Family history of mood disorders, history of bipolar affective disorder, chronic psychosocial stressors, personality disorders like borderline personality disorder and anxious avoidant personality disorders, vitamin D deficiency and chronic physical ailments are risk factors for seasonal affective disorders, says Dr Jyoti Kapoor.
Difference between clinical and seasonal depression
“Seasonal depression generally happens around the same time of the year unlike other (types of) depression which could could happen any time of the year. To be diagnosed with seasonal depression you should have had similar symptoms around the same time for at least two years in continuation,” says Dr Preeti Singh.
Ways to cope up with summer depression
Dr Shahid Shafi says it’s important to motivate yourself for a healthy and disciplined lifestyle, in order to beat summer depression. He also advises one to identify summertime triggers which may include heat and humidity or financial stresses related to need for more childcare or vacations.
“People with this depression may also develop insomnia so it is very crucial to make sleep a priority. Apart from that, protect your eyes by limiting the light in your room, go for regular exercise so that happy hormones are released in the body. It is also essential to remain hydrated as it prevents heat exhaustion and electrolyte imbalance. In addition to this, go and meet people as social interaction may help improve your mood and speak to a mental health expert, if needed,” says Dr Shafi.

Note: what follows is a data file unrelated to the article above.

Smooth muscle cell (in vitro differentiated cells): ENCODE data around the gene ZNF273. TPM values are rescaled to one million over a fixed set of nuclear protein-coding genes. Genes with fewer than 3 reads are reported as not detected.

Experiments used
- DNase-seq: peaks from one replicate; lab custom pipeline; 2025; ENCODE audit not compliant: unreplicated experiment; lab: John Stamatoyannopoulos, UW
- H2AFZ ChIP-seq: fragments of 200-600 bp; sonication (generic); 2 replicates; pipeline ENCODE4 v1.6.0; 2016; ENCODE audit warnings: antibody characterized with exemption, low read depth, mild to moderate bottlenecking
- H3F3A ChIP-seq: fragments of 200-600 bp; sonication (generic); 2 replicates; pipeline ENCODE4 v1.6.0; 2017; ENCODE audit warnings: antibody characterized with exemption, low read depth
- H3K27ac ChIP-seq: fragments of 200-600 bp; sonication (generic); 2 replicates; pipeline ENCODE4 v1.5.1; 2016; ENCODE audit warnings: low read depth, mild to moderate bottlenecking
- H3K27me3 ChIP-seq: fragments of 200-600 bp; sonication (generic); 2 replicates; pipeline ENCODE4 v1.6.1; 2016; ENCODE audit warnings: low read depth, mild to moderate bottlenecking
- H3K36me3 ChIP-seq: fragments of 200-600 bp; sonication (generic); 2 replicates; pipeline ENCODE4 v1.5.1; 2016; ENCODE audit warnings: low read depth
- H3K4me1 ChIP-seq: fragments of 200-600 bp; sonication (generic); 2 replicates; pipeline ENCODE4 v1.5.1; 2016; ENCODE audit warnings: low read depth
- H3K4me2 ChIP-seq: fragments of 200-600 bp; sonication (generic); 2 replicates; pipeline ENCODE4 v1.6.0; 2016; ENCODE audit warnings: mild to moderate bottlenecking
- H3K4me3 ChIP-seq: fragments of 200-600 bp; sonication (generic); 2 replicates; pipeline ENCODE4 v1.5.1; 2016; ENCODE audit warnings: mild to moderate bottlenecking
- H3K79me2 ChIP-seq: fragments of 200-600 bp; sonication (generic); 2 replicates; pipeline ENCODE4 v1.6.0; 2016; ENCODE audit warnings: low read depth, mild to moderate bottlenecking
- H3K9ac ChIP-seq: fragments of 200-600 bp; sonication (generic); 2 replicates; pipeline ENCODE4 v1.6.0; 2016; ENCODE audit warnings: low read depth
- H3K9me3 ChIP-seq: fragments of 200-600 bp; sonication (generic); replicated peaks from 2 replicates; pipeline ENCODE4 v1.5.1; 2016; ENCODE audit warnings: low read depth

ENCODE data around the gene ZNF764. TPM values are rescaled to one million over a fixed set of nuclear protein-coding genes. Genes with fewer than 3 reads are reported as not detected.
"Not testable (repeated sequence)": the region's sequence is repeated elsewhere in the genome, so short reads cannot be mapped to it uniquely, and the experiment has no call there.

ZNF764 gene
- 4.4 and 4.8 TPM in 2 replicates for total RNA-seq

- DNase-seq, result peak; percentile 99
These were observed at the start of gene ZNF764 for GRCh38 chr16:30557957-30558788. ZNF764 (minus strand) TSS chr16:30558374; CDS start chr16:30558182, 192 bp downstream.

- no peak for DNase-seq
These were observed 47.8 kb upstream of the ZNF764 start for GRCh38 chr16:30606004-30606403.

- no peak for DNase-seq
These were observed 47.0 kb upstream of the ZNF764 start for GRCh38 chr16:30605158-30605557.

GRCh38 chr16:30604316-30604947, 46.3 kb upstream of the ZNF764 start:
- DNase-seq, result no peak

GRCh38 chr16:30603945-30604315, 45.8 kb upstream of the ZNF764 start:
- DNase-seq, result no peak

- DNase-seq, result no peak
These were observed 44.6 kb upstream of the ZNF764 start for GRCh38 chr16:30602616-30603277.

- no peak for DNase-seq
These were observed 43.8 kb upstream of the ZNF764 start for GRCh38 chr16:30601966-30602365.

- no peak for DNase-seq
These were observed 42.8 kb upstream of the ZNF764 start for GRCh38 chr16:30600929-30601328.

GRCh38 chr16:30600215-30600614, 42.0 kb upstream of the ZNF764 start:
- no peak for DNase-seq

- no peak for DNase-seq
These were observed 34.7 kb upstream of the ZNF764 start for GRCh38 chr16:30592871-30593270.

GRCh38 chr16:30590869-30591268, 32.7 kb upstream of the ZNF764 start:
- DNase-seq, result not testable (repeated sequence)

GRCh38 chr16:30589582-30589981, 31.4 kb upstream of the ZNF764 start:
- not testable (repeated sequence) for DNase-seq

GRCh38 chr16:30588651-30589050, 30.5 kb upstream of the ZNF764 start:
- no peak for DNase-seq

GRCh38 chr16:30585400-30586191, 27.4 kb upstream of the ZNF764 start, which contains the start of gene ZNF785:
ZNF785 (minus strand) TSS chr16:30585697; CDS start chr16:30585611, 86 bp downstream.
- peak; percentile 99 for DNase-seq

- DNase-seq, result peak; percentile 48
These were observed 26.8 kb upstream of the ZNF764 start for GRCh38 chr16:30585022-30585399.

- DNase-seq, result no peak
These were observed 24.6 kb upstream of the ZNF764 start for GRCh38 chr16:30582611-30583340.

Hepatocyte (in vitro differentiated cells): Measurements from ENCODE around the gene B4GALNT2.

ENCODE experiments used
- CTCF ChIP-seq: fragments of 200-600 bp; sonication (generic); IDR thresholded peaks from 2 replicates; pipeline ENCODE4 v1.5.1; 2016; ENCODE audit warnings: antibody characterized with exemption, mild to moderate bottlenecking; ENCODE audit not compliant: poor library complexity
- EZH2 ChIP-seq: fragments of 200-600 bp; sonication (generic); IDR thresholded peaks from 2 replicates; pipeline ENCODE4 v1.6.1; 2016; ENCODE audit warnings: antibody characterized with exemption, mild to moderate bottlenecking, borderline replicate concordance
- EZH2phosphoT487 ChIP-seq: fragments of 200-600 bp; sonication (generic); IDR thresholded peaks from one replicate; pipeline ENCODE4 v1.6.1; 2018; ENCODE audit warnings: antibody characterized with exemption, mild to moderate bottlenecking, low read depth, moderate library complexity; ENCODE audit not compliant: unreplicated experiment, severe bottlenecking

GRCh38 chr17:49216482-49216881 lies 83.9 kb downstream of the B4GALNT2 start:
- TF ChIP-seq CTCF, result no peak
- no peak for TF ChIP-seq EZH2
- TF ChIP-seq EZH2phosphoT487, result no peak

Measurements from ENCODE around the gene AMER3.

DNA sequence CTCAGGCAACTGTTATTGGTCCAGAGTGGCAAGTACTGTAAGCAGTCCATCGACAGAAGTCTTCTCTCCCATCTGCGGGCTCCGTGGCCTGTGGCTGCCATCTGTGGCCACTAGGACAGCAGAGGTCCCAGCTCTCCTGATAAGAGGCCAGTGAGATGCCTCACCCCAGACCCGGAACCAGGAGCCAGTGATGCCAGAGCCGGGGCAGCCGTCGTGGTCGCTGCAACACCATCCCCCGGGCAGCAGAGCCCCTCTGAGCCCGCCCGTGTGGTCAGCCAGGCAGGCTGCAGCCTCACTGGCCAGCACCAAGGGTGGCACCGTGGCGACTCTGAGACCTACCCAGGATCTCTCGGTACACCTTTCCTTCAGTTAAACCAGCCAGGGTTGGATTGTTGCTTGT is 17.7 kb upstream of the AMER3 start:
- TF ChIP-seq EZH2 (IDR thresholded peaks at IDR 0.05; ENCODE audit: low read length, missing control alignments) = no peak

Dr Sonal Anand and Arouba Kabir, Mental Health Counselor & Founder Enso, offer more tips to beat summer depression:
Identify the triggers
It could include heat and humidity, relationship issues in life, financial stresses, body-image issues because people often need to wear less clothes, physical health issues, expectation from people to be more productive in summer days.
Sleep for 8 hours in night time
The long, sunny days and warm nights can make it hard to sleep which can impact your moods, hormones like melatonin, physical health issues like acidity.
Practice relaxation techniques
Try exercise, meditation, music, nature walks, evening or morning walks, drinking soothing drinks, mud therapy.
Have a routine and schedule
Following a consistent routine can help you feel more motivated and put-together which helps us being productive.
Express your emotions
When one feels overwhelmed by emotions, it can cause one to shut down. But being able to express it to someone who cares or loves or even a therapist, helps. Or simply journal your feelings down.
Try to opt for counseling
Seek the help of an expert, if you have summer depression. You don’t have to shy away or feel embarrassed about it. Taking medication or therapy can help you to deal with depression.
Try to do activities that you like. You can dance, sing, listen to music, play an instrument, learn a new language or do gardening. Try to have some ‘me’ time.
Follow a well-balanced diet
Are you aware? Eating a diet loaded with all the essential nutrients and regular physical activity can do the trick.
Try to go out in the morning and get that natural light. You will surely feel better.